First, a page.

Pancho Vladigerov

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Life in Dates

1932 - 1945 Return to and recognition in Bulgaria

In 1932, Vladigerov returned to Bulgaria for good. To this fact, he dedicated his concert overture Earth for large symphony orchestra. He married Ekaterina Zheliazkova, his first piano teacher’s daughter. He worked as a part-time teacher in piano, composition, and chamber music at the Academy of Music in Sofia.

In 1933, his son Alexander was born. To him Vladigerov dedicated his piano miniatures Shumen. The young composer was also invited to join the jury at the International Competition for Singers and Instrumentalists in Vienna. He was a co-founder of the Contemporary Music Association and Union of Young Bulgarian Composers.

In 1936, on April 20, his only opera Tsar Kaloyan with a libretto by Fani Popova-Mutafova and Nikolay Liliev had its premiere at the Sofia National Opera House.

In 1937, Tsar Kaloyan received its European premiere at the stages of opera houses in Bratislava and Ljubljana. On October 3, 1937, Vladigerov performed as a soloist his Concerto for Piano and Orchestra № 3 in a concert organized on the occasion of the official opening of Bulgaria Concert Hall in Sofia.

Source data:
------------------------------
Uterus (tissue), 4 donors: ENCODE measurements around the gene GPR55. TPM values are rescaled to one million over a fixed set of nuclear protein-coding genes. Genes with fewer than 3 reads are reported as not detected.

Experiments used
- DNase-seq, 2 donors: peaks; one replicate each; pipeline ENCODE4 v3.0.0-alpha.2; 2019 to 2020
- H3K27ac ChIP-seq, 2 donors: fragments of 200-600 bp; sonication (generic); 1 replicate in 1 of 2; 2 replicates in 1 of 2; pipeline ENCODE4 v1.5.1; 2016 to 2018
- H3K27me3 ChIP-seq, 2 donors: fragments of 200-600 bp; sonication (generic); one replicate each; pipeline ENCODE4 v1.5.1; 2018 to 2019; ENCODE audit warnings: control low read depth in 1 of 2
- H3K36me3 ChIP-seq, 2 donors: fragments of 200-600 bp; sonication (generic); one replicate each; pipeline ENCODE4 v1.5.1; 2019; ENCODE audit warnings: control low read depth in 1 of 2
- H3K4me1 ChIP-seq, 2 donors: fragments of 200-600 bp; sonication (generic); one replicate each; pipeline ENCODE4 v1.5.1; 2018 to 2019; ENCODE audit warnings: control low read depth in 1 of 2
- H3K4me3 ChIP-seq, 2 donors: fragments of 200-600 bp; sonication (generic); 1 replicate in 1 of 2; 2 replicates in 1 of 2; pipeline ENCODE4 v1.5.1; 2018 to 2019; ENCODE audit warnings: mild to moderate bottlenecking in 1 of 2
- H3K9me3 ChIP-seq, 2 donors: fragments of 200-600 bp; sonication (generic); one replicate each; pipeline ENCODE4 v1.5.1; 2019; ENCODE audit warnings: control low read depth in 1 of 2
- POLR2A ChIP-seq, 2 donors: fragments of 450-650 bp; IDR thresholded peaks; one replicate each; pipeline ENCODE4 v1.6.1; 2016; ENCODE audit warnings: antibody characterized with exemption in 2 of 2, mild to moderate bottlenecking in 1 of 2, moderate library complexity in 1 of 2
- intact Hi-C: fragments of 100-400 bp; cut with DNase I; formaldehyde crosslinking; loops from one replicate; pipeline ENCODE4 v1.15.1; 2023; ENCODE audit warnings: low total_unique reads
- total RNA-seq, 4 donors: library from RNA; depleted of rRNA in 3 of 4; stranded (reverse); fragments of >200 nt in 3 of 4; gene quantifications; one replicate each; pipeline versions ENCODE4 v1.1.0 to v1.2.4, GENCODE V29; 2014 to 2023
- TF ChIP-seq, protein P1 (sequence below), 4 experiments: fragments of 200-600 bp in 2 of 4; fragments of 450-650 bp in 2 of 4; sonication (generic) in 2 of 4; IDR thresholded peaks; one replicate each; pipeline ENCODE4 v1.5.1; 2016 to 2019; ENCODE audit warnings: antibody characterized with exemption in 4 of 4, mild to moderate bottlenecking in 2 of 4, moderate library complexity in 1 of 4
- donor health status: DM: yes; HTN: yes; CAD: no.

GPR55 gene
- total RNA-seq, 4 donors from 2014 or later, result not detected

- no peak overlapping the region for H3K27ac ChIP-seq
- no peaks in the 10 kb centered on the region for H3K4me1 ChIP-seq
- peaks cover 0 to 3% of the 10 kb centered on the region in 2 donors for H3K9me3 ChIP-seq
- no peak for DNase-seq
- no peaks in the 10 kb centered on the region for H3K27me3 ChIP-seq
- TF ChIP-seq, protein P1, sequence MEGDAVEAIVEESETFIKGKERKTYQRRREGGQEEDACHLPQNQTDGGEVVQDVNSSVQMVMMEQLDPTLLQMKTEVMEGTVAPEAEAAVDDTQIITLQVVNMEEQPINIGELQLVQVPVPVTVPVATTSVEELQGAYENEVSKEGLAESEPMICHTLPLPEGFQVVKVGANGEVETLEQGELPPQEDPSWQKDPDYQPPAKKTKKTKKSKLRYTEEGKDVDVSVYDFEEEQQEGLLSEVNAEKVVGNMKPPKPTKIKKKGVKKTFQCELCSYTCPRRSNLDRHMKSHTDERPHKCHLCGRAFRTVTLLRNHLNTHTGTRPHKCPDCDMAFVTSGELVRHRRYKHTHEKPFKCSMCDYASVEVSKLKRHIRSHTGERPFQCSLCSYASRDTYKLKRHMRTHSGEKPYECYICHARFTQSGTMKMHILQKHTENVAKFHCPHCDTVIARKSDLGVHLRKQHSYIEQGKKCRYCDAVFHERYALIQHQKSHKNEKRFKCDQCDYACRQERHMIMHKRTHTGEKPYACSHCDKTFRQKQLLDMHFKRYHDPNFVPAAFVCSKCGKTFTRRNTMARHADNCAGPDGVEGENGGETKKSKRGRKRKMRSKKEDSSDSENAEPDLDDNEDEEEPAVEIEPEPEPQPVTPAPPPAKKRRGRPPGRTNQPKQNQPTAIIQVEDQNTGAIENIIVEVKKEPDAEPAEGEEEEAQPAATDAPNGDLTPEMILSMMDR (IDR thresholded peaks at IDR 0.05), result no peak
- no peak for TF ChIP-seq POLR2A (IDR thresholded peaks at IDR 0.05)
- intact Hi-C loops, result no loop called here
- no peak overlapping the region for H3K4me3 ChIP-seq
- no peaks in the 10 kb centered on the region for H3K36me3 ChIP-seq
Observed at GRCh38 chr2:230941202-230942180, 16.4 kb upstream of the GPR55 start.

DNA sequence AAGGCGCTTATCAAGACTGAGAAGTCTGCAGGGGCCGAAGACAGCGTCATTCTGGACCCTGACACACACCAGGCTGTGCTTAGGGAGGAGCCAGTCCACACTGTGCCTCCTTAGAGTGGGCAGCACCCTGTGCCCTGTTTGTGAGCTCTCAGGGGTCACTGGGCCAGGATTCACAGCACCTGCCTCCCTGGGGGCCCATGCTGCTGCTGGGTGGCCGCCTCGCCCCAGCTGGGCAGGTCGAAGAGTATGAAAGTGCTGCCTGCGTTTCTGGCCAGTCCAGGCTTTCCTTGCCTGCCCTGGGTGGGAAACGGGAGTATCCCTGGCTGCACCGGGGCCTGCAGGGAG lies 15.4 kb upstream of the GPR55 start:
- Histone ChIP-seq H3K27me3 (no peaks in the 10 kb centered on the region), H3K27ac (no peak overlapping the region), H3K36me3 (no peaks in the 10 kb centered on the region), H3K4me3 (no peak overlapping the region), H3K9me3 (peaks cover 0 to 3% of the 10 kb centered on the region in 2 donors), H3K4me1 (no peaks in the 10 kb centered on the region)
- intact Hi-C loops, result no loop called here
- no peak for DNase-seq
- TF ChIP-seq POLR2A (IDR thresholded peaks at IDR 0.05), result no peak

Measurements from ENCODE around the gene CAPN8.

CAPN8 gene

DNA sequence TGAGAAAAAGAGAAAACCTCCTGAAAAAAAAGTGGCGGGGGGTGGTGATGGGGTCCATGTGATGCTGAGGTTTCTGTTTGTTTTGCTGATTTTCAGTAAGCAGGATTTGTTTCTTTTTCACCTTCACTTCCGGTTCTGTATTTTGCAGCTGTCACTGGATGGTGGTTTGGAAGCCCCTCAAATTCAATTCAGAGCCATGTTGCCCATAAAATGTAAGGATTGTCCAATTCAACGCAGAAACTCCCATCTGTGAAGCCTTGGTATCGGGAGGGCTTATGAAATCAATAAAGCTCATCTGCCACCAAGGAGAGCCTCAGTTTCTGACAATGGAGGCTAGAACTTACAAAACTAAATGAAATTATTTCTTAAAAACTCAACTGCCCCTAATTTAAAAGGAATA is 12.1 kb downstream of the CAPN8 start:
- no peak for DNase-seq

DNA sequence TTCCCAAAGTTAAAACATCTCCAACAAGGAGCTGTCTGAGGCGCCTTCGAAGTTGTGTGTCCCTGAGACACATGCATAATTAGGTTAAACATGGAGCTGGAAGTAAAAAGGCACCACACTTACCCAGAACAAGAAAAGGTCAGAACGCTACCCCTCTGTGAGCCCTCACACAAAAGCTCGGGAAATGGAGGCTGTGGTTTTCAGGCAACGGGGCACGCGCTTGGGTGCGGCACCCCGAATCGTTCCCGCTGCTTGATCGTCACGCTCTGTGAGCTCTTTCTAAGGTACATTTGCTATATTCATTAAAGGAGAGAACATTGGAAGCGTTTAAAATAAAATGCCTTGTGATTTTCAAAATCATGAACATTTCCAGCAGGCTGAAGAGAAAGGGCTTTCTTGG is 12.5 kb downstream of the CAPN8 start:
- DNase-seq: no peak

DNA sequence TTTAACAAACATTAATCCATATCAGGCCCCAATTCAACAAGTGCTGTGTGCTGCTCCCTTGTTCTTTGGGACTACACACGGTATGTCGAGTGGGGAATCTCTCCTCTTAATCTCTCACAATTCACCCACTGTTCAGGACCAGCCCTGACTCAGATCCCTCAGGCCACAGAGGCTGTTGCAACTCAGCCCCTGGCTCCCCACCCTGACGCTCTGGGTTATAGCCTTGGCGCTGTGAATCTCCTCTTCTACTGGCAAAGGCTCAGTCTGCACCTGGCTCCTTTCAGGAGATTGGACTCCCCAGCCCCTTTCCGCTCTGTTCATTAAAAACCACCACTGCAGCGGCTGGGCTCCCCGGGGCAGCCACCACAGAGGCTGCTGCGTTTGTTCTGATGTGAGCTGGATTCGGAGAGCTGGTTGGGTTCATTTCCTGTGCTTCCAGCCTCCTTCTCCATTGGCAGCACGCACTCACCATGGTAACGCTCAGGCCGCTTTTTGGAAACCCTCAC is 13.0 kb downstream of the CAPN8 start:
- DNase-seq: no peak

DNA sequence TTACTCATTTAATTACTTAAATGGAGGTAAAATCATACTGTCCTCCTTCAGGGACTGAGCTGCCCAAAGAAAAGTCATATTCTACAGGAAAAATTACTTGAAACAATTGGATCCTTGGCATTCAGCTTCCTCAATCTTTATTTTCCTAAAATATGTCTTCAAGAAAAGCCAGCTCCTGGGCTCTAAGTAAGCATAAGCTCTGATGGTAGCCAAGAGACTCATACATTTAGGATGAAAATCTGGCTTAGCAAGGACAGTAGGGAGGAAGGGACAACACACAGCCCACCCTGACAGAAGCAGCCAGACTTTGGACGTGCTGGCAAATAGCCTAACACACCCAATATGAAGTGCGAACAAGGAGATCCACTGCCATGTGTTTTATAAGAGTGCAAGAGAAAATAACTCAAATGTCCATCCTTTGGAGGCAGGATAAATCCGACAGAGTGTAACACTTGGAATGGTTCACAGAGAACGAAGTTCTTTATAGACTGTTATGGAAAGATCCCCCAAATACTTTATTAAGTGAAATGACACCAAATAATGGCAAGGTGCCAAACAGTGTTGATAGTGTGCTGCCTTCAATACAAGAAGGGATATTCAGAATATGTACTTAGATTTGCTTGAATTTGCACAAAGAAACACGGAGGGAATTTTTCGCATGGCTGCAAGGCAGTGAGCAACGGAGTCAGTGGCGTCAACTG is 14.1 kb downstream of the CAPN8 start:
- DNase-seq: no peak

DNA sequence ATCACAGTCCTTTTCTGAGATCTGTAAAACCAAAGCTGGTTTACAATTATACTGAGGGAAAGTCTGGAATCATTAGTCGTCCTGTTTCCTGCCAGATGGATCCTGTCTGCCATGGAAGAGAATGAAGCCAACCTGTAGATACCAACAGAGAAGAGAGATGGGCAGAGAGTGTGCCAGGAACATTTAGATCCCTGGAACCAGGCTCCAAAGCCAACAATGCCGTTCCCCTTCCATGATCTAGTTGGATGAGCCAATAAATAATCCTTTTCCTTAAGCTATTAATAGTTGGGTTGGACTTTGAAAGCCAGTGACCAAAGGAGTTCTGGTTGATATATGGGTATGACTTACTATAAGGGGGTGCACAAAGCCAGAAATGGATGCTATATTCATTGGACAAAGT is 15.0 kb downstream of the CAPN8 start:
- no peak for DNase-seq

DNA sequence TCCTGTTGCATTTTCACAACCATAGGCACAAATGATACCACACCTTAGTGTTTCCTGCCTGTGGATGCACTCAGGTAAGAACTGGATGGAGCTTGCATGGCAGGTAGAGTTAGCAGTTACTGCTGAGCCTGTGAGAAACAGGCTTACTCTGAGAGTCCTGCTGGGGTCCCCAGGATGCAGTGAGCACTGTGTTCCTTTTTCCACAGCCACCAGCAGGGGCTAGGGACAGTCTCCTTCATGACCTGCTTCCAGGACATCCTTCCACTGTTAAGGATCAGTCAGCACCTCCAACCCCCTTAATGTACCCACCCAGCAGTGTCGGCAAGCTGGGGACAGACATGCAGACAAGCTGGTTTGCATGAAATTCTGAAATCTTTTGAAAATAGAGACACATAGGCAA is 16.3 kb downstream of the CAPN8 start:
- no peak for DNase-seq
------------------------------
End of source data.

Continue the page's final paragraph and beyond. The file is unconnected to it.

In 1938, Vladigerov was invited as a member of the Permanent Council for International Cooperation of Composers in Europe, chaired by Richard Strauss. He was the only Bulgarian representative in this organization until 1942. In 1938, he was a member of juries in international competitions in Brussels and Stuttgart. The same year he wrote his Symphony № 1 for large symphony orchestra, dedicated to the Austrian composer and music theoretician Joseph Marx.

In 1939, the premiere of Vladigerov’s Symphony № 1 was performed by the Belgrade Philharmonic Orchestra, conducted by Mihajlo Vukdragović.

In 1940, Pancho Vladigerov became a full-time teacher in piano, composition and chamber music at the State Academy of Music.

In 1941, A Lexicon of Jews in Music was published in Berlin. Vladigerov was included as a half-Jewish musician.

Until 1944, due to World War II, he restricted his contacts on and travel to the Balkans. His works were performed in concert halls in Bucharest, Athens, Belgrade, Ljubljana and Zagreb. He wrote his Romanian Opuses: Four Romanian Symphonic Dances and Two Romanian Symphonic Sketches.